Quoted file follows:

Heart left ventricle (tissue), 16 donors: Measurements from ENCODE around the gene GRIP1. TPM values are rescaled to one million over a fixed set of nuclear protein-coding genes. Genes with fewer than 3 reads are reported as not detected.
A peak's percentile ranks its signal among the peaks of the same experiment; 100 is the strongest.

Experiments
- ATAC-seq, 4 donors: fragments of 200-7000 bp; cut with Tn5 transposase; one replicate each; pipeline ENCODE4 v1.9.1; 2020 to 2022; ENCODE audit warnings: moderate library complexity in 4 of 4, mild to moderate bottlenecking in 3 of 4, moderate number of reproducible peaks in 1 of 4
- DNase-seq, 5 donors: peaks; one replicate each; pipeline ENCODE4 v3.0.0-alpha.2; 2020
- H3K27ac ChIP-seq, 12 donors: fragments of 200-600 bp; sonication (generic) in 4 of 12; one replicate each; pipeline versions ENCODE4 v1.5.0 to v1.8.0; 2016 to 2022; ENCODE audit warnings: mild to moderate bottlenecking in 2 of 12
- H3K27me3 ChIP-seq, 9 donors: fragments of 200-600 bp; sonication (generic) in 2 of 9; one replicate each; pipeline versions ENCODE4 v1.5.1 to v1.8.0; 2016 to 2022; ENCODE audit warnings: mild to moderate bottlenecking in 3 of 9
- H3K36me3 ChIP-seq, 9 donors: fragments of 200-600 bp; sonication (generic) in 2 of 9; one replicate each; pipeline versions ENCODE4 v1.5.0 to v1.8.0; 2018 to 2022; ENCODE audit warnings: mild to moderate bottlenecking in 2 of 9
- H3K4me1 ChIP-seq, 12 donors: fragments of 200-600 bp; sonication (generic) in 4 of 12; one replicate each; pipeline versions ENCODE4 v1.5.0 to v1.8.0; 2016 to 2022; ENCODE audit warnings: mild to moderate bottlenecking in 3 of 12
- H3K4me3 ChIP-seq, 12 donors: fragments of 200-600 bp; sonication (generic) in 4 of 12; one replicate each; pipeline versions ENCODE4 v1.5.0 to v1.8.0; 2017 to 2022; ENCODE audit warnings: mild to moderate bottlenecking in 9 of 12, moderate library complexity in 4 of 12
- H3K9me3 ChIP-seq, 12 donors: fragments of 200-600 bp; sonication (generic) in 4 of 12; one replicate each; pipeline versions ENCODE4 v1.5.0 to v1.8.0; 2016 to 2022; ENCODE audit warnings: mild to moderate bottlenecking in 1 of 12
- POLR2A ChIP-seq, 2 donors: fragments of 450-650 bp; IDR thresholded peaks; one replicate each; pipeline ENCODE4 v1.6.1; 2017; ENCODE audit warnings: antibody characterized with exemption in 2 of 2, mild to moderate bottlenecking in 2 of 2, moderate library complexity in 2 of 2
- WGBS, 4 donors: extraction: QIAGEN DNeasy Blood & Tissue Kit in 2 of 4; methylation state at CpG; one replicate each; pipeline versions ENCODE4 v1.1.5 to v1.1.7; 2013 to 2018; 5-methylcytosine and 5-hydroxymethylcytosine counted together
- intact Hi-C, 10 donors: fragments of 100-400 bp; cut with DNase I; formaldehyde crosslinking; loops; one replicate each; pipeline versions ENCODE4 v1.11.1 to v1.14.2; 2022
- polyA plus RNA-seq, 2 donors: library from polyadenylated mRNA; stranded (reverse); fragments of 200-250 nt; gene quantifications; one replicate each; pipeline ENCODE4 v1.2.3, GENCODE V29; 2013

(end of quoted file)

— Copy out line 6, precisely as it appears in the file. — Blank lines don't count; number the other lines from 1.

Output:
- H3K27ac ChIP-seq, 12 donors: fragments of 200-600 bp; sonication (generic) in 4 of 12; one replicate each; pipeline versions ENCODE4 v1.5.0 to v1.8.0; 2016 to 2022; ENCODE audit warnings: mild to moderate bottlenecking in 2 of 12